Putting the 'D' in DeAndre Liggins
He’s torched guys who were the defensive players of the year in their conferences, shot over smaller guards, blurred past 6-foot-8 forwards and forever resigned poor 6-10 Gary McGhee to Craig Ehlo status after an ankle-breaking move for a game-winning shot.
Tomorrow night, DeAndre Liggins gets his chance. Liggins, a 6-6 junior who was the Southeastern Conference defensive player of the year, is certainly ready.
“The thing with me is taking on the challenge, being competitive,” the Chicago native said on Friday, “having confidence that I can stop the other guy.”
Liggins has stopped other top players this season, most notably Tennessee star Scotty Hopson (5-for-18, 24 points in his two meetings with Liggins this season). Of course, he wasn’t so successful guarding Walker in the Maui Invitational championship game on Nov. 24. Liggins – and several other Wildcat defenders – allowed Walker to pour in 29 points and lead the Huskies to the title.
“He killed me, he killed us,” Liggins recalled. “He had it going offensively. He has great confidence and my job is to contain him a little more.”
Walker has all but said that no one can stop him in the past, but he was judicious in his praise of Liggins on Friday.
“He’s one of the better defenders because he’s extremely active and had a height mismatch over me,” Walker said. “He’s got great length. I know it’s going to be a difficult, tough night for me. But I’m just counting on my teammates to give me the ball in the right situations and set up some great screens.”
Liggins is anticipating a tough night, as well.
“You can’t stop players like (Walker),” he said. “You just have to do your best on them. If he makes shots over you, then you have to live with that. But he is going to make shots over me (tonight). He is going to make some crazy shots, but I have to keep playing. I can’t get frustrated.”
Cal vs. Cal, Pt. Deux
Not to belabor this, but it is fun: Jim Calhoun and John Calipari are having fun with the (correct) perception that the two don’t get along well.
When asked about their bitter feuds back when Calipari was coaching UMass, Calhoun said: “He was loud, 50 miles away, trying to fight for a little bit of turf in New England … John really was trying to claim New England, he could never say he ‘parked the car in Harvard yard,’ he didn’t know what clam chowder really was. He had the red stuff, not the real clam chowder. I took umbrage to it, but I take umbrage to a lot of things.”
Calhoun did add, however: "He's developed into, in my opinion, a terrific coach. I watched the way he coaches. His kids play hard, play great defense and play together. He's been getting, as you well know, tremendous, big-name players. I have a lot of respect for him as a coach and no disdain for him as a person."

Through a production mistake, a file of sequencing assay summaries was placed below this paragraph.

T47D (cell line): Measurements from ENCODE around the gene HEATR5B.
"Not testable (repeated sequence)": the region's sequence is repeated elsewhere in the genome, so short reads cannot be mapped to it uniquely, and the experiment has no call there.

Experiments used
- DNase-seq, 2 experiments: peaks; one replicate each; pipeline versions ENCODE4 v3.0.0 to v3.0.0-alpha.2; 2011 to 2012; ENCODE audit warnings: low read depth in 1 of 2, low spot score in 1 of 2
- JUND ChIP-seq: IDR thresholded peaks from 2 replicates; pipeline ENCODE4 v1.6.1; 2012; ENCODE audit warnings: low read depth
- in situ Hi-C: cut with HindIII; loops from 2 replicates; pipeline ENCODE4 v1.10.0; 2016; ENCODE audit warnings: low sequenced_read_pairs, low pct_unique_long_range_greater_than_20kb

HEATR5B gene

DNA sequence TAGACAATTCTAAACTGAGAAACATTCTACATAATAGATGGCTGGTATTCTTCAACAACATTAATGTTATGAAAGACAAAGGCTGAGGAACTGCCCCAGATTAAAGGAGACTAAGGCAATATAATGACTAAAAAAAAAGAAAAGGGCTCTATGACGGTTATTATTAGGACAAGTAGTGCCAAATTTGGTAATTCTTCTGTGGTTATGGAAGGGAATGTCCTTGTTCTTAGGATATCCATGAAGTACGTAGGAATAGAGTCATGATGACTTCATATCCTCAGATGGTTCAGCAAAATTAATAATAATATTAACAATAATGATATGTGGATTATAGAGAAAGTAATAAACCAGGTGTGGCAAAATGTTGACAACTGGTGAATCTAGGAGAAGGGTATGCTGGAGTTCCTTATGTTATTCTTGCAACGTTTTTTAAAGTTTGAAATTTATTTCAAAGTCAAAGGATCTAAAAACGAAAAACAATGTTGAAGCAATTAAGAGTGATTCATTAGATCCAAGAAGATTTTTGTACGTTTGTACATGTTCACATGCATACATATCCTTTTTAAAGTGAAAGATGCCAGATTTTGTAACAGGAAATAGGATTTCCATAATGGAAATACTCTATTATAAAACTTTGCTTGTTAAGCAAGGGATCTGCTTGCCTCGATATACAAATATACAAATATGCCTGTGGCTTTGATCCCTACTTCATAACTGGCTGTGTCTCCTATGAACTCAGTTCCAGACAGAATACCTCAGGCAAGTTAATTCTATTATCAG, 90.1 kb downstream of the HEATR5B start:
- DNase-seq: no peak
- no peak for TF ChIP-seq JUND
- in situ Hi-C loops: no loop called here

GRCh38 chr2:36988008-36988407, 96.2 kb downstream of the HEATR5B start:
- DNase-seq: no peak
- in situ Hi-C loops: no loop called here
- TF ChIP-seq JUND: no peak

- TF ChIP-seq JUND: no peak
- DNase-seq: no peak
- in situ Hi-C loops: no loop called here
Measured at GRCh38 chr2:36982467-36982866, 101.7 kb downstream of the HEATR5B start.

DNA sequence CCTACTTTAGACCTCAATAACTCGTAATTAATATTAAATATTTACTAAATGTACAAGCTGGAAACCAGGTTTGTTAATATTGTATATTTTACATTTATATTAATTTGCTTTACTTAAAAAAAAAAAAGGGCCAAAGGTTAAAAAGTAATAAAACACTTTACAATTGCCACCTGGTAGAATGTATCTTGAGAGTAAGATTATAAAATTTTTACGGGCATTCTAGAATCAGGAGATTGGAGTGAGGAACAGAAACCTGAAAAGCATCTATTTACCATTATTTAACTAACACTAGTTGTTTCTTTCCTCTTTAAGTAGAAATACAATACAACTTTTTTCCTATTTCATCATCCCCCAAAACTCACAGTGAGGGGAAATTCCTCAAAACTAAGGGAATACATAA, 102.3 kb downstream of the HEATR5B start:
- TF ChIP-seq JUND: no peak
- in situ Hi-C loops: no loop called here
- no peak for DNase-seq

Calipari addressed Calhoun’s “My Three Sons” reference earlier in the week, when he referred to the other three (younger) coaches in the Final Four as “my two sons, and my problem child.”
“I did tell him that I knew (“My Three Sons” star) Fred MacMurray, Mr. Calhoun,” Calipari said, “and you are no Fred MacMurray.”
Calipari was asked two questions at today's press conference that indirectly referenced his past, which includes his two prior Final Four apperances (with UMass and Memphis) being vacated later by the NCAA.
First, he was asked if he is the "2000 Jerry Tarkanian."
"I respect everything that Jerry did, his kids, how they played, all those things," Calipari said. "But no, I think I'm the 2011 John Calipari. I don't know what that means and I hate to talk in the third party. But I am who I am."
Later, someone asked him "how it feels to coach in your first Final Four?"
Calipari smiled and said, "I don't deal with that. We've been here three times. Those players played those games and did what they were supposed to. I'm so proud of what they've all accomplished. It's been fun. It's been a good experience, and this is going to be a good experience."
Not Here to Talk About the Past
Calhoun was reminded of his own checkered past, as well. He was asked about Nate Miles' recent interview with Slam magazine, in which Miles said UConn's athletics administration knew that the Yahoo story was coming out and were looking (particularly A.D. Jeff Hathaway) for a way to boot him out of school.
"I said my personal and private feelings would not be discussed, and are not going to be discussed," Calhoun said. "If anybody wants to drag up an experiene that happened two years ago, bring it back up, that's their choice. I'm going forward because I'm going forward with my life."